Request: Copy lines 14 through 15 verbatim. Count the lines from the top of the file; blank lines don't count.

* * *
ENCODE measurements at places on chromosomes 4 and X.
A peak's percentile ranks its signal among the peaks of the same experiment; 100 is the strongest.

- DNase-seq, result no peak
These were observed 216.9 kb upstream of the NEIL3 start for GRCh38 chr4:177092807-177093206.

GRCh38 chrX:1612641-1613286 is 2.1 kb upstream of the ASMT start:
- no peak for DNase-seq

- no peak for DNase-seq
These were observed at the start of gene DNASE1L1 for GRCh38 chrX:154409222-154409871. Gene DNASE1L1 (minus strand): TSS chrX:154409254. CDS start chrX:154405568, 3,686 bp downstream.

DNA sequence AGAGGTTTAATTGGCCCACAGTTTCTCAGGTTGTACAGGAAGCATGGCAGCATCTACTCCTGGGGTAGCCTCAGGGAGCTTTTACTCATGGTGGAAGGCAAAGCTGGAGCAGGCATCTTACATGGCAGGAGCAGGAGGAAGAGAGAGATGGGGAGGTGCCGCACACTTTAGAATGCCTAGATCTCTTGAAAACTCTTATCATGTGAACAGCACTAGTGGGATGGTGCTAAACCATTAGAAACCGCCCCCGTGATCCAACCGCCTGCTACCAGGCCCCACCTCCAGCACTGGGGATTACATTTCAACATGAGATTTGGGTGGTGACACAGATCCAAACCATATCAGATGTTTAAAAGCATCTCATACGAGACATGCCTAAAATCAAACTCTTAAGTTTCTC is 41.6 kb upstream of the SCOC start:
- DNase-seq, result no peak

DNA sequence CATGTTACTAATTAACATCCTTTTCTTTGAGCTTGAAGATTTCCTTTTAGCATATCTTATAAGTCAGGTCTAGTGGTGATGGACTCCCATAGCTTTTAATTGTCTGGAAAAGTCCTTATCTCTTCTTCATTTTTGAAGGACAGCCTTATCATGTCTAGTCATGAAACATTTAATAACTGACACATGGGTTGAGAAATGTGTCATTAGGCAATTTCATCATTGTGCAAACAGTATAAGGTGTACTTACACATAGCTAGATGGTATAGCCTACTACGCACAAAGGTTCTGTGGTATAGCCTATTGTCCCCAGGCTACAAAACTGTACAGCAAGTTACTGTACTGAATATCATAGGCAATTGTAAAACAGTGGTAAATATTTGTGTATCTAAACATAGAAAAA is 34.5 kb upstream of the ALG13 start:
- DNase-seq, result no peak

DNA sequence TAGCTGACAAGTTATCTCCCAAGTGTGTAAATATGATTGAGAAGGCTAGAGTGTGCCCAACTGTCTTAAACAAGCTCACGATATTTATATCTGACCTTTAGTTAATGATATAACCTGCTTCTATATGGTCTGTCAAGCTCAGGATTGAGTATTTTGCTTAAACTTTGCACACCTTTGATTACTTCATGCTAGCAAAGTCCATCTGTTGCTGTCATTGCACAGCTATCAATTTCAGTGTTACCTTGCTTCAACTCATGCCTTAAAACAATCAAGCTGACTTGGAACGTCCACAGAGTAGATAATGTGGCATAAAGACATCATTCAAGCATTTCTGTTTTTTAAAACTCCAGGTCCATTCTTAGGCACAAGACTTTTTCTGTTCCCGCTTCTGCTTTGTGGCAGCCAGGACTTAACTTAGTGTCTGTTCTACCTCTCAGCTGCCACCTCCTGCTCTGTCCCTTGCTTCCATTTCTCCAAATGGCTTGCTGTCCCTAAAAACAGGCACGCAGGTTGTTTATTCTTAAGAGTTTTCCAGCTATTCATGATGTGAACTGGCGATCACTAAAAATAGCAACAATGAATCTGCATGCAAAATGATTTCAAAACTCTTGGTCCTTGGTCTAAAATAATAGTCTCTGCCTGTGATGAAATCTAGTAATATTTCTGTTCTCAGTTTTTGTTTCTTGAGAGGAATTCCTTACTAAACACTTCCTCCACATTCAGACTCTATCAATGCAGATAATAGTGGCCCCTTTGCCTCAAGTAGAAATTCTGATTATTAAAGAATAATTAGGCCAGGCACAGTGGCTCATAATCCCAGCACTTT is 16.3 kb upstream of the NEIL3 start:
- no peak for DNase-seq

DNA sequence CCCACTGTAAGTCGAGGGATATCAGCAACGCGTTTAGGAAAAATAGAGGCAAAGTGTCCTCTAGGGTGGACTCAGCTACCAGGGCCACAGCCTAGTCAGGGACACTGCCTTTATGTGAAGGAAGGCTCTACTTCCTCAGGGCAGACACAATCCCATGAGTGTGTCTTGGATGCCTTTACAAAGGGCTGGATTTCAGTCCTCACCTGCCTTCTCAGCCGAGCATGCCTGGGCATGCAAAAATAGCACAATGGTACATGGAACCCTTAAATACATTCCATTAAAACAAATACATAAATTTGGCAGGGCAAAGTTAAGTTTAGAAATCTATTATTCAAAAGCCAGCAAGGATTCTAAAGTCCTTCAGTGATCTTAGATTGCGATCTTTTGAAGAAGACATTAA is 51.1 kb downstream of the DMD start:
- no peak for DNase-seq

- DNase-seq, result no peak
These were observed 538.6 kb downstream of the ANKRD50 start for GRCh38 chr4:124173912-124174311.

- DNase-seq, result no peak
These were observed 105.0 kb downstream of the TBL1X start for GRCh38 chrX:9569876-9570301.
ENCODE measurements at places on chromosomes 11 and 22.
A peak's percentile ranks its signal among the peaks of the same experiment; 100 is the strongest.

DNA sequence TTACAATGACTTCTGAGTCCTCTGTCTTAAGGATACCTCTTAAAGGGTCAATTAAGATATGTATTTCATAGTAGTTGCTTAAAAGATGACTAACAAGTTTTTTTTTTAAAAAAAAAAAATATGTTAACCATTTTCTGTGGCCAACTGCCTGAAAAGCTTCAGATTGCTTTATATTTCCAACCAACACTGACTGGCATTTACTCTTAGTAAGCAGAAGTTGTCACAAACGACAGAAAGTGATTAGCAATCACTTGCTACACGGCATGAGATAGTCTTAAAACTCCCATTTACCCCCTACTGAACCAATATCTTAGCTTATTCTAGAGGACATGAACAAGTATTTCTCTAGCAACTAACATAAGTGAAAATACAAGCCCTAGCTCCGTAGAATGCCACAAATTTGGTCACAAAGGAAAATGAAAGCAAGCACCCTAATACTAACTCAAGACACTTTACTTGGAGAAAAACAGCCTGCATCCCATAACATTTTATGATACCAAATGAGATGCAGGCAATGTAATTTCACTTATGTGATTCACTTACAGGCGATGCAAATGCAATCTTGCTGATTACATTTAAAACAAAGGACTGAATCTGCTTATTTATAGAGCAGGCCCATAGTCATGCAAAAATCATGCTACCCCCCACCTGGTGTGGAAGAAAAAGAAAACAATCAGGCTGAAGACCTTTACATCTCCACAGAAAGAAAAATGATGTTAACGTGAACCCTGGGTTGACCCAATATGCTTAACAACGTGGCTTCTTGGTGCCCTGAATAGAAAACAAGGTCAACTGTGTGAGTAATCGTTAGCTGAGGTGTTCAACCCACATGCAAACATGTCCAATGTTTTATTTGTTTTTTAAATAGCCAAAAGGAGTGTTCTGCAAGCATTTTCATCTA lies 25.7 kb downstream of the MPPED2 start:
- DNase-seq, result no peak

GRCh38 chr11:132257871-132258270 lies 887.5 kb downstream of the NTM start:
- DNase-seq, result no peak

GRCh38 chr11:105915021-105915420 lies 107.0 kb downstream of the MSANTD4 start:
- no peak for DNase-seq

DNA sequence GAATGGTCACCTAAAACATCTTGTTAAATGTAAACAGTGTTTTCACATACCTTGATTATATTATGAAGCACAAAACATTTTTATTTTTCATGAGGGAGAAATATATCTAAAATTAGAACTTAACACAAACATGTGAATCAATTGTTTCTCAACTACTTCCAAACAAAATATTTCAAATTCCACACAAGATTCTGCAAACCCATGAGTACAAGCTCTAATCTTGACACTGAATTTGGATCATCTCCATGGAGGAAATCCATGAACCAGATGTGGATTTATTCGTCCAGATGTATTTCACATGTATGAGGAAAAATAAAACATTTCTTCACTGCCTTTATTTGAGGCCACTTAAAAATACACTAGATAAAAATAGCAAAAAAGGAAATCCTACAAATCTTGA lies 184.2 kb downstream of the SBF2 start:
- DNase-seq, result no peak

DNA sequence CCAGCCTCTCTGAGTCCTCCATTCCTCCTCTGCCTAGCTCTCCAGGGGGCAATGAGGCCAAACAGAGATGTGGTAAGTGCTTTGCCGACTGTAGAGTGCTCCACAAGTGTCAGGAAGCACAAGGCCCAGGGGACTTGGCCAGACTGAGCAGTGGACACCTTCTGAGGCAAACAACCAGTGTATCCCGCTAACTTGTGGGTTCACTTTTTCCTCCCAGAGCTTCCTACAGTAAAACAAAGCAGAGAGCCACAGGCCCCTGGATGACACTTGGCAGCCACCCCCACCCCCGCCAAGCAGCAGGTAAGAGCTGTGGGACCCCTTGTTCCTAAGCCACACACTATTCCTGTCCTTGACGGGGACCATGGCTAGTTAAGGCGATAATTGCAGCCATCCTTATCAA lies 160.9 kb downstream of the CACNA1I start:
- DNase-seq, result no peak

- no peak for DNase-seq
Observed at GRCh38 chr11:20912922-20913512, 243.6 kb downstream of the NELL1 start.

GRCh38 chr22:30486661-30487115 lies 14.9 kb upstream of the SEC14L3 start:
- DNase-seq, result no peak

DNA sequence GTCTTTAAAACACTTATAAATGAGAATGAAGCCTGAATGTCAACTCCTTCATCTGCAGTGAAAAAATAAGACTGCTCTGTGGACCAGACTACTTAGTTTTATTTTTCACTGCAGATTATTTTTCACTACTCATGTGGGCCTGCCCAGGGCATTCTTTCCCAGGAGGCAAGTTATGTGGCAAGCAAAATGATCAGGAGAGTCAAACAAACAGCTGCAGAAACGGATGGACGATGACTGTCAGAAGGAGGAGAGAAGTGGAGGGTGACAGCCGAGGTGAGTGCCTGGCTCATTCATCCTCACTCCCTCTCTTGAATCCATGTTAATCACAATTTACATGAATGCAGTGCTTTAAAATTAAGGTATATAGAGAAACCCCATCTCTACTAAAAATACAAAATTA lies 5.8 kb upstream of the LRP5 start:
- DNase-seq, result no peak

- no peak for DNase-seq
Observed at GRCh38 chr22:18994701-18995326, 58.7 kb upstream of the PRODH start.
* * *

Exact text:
- no peak for DNase-seq

DNA sequence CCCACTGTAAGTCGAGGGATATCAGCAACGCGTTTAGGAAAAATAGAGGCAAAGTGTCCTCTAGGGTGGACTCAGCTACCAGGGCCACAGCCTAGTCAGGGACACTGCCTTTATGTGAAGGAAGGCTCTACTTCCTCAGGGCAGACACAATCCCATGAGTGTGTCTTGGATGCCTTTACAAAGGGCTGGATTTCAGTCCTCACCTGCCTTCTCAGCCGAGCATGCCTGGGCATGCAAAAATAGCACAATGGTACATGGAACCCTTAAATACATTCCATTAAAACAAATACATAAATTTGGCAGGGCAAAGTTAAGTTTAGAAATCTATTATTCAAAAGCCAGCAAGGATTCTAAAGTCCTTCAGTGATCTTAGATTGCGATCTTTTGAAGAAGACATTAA is 51.1 kb downstream of the DMD start: